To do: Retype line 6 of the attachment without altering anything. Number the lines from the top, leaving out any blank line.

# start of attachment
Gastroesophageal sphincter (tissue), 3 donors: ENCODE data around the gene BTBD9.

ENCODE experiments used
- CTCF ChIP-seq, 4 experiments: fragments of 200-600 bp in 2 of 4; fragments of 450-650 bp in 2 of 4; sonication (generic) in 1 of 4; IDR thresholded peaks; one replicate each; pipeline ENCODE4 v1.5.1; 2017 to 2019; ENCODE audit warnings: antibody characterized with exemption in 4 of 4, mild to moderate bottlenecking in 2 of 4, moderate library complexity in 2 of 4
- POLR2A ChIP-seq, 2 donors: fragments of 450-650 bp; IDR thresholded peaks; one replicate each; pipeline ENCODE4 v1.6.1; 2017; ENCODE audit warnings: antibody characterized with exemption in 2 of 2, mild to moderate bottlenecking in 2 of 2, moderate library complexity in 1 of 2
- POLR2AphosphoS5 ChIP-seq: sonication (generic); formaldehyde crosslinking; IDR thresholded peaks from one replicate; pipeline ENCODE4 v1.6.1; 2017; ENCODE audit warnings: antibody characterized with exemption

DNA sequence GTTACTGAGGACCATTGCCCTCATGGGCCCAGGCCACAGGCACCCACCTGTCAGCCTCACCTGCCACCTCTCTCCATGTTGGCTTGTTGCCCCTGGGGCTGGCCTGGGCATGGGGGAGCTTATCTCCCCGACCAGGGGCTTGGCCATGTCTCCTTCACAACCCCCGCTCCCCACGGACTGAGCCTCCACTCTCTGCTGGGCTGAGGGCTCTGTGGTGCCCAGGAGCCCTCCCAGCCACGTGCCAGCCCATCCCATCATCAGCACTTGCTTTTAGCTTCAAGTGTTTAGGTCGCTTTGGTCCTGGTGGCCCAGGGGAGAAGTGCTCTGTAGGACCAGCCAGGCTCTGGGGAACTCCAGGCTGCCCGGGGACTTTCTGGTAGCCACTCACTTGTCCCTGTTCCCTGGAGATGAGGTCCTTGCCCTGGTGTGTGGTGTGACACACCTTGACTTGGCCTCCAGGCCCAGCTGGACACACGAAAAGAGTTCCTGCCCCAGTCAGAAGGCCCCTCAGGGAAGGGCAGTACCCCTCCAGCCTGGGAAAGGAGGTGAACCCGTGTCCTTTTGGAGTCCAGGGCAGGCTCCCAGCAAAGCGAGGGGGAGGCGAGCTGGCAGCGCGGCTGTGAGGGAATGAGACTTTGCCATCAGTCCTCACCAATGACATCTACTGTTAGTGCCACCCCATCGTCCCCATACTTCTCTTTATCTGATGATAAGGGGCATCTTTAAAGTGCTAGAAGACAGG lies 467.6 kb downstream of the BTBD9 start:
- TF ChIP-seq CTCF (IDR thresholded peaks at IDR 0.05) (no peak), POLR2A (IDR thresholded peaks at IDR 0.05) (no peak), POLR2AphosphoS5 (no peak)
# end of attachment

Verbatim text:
DNA sequence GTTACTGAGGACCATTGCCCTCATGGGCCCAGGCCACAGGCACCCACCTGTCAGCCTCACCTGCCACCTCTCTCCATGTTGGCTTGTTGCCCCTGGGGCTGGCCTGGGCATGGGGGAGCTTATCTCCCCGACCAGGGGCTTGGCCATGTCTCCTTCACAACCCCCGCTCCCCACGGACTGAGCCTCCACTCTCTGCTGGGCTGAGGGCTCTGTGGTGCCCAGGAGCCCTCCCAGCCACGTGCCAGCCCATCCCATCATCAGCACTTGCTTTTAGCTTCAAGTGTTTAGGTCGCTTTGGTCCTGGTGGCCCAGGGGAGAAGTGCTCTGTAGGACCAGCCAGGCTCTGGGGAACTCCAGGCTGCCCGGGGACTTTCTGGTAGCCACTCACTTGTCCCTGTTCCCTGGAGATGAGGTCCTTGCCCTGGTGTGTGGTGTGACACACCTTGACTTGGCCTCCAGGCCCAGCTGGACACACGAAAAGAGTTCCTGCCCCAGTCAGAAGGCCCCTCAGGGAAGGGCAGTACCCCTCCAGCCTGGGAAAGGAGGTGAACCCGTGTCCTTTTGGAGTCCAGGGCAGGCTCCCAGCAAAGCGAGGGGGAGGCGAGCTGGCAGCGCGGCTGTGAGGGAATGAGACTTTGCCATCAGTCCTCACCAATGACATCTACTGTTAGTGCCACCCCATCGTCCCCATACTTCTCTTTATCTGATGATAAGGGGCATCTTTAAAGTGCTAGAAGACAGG lies 467.6 kb downstream of the BTBD9 start: